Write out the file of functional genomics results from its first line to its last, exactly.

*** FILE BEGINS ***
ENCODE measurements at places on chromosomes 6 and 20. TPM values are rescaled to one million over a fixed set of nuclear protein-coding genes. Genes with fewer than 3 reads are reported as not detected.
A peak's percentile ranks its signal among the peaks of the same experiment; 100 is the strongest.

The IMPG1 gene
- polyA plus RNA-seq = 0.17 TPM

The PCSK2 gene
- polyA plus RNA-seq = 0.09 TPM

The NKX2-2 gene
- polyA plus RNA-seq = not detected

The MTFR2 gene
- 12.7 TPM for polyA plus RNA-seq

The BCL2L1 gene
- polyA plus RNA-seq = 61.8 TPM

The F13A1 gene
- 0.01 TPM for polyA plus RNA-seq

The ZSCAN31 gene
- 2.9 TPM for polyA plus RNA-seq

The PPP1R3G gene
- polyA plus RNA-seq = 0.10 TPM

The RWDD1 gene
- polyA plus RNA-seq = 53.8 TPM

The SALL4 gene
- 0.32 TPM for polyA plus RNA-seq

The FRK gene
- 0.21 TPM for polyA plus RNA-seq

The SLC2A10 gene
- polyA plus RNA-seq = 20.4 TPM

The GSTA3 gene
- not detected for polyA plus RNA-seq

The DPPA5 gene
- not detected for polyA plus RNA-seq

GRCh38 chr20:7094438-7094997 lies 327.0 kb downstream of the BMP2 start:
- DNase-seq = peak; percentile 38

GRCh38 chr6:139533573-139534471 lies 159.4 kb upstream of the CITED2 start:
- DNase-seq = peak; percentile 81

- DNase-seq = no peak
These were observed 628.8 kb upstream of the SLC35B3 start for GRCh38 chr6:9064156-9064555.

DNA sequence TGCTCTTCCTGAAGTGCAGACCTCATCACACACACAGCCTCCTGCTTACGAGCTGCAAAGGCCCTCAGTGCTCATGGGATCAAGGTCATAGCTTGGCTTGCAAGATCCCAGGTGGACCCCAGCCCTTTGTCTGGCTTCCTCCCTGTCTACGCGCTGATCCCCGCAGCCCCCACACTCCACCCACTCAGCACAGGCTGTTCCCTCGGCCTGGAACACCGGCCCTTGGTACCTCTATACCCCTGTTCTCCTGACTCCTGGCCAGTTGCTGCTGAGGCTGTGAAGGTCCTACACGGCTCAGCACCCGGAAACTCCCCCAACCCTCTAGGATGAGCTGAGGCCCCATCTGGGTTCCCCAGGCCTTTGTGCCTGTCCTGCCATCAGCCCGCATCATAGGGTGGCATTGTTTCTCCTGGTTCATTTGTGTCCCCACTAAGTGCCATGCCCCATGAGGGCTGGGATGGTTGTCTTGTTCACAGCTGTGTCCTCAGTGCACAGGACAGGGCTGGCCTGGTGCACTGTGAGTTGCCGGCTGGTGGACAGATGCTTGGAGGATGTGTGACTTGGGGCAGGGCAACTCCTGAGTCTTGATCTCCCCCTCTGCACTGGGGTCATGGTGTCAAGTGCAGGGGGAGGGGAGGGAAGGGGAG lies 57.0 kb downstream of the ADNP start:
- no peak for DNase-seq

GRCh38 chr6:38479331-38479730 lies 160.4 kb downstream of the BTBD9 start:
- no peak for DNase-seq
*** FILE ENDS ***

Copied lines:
ENCODE measurements at places on chromosomes 6 and 20. TPM values are rescaled to one million over a fixed set of nuclear protein-coding genes. Genes with fewer than 3 reads are reported as not detected.
A peak's percentile ranks its signal among the peaks of the same experiment; 100 is the strongest.

The IMPG1 gene
- polyA plus RNA-seq = 0.17 TPM

The PCSK2 gene
- polyA plus RNA-seq = 0.09 TPM

The NKX2-2 gene
- polyA plus RNA-seq = not detected

The MTFR2 gene
- 12.7 TPM for polyA plus RNA-seq

The BCL2L1 gene
- polyA plus RNA-seq = 61.8 TPM

The F13A1 gene
- 0.01 TPM for polyA plus RNA-seq

The ZSCAN31 gene
- 2.9 TPM for polyA plus RNA-seq

The PPP1R3G gene
- polyA plus RNA-seq = 0.10 TPM

The RWDD1 gene
- polyA plus RNA-seq = 53.8 TPM

The SALL4 gene
- 0.32 TPM for polyA plus RNA-seq

The FRK gene
- 0.21 TPM for polyA plus RNA-seq

The SLC2A10 gene
- polyA plus RNA-seq = 20.4 TPM

The GSTA3 gene
- not detected for polyA plus RNA-seq

The DPPA5 gene
- not detected for polyA plus RNA-seq

GRCh38 chr20:7094438-7094997 lies 327.0 kb downstream of the BMP2 start:
- DNase-seq = peak; percentile 38

GRCh38 chr6:139533573-139534471 lies 159.4 kb upstream of the CITED2 start:
- DNase-seq = peak; percentile 81

- DNase-seq = no peak
These were observed 628.8 kb upstream of the SLC35B3 start for GRCh38 chr6:9064156-9064555.

DNA sequence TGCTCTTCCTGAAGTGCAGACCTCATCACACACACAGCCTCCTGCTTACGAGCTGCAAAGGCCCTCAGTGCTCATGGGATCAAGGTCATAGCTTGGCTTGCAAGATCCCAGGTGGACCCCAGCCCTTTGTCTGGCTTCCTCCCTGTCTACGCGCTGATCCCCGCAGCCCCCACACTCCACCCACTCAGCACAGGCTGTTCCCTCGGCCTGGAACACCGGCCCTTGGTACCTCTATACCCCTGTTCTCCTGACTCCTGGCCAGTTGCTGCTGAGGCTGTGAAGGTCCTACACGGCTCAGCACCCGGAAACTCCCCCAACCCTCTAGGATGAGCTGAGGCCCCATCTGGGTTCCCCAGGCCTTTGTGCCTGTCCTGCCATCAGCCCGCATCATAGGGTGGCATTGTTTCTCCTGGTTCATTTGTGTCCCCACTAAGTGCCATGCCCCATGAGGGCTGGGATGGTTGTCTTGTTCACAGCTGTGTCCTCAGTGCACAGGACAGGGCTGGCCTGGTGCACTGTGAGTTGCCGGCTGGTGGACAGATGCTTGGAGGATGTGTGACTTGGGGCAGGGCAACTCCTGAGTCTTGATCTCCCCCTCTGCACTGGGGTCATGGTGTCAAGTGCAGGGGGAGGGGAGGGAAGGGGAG lies 57.0 kb downstream of the ADNP start:
- no peak for DNase-seq

GRCh38 chr6:38479331-38479730 lies 160.4 kb downstream of the BTBD9 start:
- no peak for DNase-seq